+1-- Grab hook on the 'tractor' end-- slip hook on the log. That allows you to shorten up the chain if need be.
BTDT
Jim
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On Apr 1, 2:40 pm, snipped-for-privacy@sdf.lNoOnSePsAtMar.org (Larry W) wrote:

The standard method is "sling" on one end, "grab" on the other.
Harry K
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I had a nylon rope bind, one time. I let someone else tie, and he didn't know how to do a bowline. Lost a foot or so off my good tow rope, due to his inexperience. . Christopher A. Young Learn more about Jesus www.lds.org . .
There is a very good chance that a knot will bind and never come apart.
If I thought I would ever use this chain for hauling anything again I would get a couple "clevis" grab hooks and make a real tow chain out of it.
http://tinyurl.com/c7nek38
Match the hook size to the chain size. You can usually do better than Grainger on price.
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You can add a chain hook (or two) with a special link called a clevis, sold at hardware or auto parts stores for about $5.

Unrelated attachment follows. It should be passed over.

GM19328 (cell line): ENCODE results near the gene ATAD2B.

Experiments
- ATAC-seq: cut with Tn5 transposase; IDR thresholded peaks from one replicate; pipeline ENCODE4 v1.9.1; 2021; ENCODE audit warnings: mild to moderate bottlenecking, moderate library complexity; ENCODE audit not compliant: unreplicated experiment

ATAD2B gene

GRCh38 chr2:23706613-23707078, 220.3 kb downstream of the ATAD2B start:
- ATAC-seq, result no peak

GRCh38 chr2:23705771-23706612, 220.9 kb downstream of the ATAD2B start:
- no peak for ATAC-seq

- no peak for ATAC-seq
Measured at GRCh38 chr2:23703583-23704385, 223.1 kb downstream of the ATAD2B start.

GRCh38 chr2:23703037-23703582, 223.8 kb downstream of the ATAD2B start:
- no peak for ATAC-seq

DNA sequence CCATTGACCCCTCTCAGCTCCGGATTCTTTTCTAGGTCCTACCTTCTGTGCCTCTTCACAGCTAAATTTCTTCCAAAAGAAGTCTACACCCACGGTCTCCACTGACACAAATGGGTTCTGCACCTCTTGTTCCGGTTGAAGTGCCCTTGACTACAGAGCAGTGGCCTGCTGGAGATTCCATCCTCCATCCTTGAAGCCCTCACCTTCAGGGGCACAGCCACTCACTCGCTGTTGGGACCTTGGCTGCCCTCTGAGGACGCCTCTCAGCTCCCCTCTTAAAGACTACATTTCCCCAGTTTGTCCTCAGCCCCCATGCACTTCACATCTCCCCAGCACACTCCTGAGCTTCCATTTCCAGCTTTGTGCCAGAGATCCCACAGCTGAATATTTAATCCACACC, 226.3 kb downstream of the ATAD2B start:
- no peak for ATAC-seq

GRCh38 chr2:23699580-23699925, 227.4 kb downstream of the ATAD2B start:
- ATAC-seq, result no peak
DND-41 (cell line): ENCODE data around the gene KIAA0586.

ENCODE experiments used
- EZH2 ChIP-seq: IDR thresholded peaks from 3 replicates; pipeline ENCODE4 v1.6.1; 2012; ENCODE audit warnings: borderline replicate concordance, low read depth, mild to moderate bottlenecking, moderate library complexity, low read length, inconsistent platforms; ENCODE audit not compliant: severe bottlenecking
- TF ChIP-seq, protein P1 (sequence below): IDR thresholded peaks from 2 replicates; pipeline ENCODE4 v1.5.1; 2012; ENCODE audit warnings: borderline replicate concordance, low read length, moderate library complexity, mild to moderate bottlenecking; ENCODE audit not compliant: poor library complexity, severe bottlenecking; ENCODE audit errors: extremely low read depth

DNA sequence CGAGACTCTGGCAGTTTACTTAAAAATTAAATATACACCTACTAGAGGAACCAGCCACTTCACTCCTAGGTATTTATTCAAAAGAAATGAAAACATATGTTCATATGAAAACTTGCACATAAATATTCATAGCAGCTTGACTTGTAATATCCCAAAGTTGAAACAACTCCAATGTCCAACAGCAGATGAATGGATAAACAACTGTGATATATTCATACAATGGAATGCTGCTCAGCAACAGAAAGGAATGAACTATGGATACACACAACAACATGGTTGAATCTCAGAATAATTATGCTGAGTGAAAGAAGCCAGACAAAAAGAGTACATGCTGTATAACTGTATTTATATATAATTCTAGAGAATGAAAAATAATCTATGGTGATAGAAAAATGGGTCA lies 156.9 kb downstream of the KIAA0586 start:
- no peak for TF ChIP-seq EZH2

--
Don Phillipson
Carlsbad Springs
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On Mon, 1 Apr 2013 17:57:22 -0400, "Don Phillipson"

Or you can by a "repair link" that screws together.
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I think if I were to do this with the chain alone, I'd use a Timber hitch, or the closely relater Killick hitch. Note that I've never tried either in chain.
http://en.wikipedia.org/wiki/Timber_hitch
http://en.wikipedia.org/wiki/Killick_hitch
As others have said, probably your best bet is a the biggest diameter bolt that'll go through your chain links.
Be careful... good luck!
Erik